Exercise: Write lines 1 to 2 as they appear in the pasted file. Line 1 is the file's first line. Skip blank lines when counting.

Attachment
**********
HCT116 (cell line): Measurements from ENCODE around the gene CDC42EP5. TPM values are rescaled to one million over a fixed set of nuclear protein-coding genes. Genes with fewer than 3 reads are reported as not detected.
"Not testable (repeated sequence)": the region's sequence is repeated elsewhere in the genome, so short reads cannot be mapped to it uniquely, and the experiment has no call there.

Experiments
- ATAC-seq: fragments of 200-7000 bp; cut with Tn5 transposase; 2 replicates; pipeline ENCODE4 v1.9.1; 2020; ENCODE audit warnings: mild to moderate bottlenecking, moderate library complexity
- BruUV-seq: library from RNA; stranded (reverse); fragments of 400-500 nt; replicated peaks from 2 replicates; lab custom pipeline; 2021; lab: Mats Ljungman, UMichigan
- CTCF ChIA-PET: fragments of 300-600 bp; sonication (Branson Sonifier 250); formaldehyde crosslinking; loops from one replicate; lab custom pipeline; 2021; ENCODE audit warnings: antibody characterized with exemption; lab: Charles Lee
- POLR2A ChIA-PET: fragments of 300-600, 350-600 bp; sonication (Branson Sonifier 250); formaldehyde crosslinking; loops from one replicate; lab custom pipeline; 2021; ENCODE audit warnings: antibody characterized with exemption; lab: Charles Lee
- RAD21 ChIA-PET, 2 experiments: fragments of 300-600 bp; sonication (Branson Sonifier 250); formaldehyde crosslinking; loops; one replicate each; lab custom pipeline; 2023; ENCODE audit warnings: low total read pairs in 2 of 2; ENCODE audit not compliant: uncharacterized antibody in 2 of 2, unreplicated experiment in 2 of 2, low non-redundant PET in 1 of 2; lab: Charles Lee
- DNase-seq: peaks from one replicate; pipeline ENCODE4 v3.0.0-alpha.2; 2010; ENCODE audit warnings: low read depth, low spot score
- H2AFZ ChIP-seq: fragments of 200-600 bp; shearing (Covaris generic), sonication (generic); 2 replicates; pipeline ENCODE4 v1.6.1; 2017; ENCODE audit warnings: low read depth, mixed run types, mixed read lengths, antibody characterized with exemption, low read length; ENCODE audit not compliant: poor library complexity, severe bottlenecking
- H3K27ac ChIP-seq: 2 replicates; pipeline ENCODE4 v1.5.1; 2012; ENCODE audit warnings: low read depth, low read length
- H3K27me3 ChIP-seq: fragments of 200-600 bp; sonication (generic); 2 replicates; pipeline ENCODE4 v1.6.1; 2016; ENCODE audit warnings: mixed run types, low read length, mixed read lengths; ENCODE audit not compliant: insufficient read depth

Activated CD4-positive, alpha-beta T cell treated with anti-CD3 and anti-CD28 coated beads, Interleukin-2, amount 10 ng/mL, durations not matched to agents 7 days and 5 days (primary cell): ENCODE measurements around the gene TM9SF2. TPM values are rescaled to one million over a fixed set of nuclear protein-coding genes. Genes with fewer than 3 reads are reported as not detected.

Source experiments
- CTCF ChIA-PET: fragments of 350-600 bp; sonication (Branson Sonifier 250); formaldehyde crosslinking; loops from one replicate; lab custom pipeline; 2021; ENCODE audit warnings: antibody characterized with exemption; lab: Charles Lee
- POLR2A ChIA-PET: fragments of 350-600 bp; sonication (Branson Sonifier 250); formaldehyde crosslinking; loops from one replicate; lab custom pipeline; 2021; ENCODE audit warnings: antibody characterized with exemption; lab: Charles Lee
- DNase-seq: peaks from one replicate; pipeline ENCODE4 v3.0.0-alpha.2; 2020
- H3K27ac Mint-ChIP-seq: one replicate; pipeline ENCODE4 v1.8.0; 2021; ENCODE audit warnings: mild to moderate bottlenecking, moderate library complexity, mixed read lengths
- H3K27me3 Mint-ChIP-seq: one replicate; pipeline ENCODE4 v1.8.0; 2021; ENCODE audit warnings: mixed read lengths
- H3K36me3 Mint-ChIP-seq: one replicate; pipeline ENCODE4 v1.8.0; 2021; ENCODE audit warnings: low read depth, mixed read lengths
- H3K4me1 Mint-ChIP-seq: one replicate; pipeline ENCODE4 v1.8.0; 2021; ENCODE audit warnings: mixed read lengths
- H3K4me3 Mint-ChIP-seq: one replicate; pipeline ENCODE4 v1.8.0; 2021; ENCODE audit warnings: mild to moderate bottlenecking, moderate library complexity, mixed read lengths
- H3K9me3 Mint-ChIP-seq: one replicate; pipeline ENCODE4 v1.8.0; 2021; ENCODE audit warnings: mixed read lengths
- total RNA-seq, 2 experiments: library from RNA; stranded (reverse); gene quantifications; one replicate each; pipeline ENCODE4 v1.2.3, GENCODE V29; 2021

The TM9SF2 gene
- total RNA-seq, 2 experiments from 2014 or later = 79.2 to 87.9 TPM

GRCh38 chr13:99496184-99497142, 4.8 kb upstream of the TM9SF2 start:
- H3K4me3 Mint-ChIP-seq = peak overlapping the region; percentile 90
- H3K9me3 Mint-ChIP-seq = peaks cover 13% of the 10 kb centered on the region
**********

HCT116 (cell line): Measurements from ENCODE around the gene CDC42EP5. TPM values are rescaled to one million over a fixed set of nuclear protein-coding genes. Genes with fewer than 3 reads are reported as not detected.
"Not testable (repeated sequence)": the region's sequence is repeated elsewhere in the genome, so short reads cannot be mapped to it uniquely, and the experiment has no call there.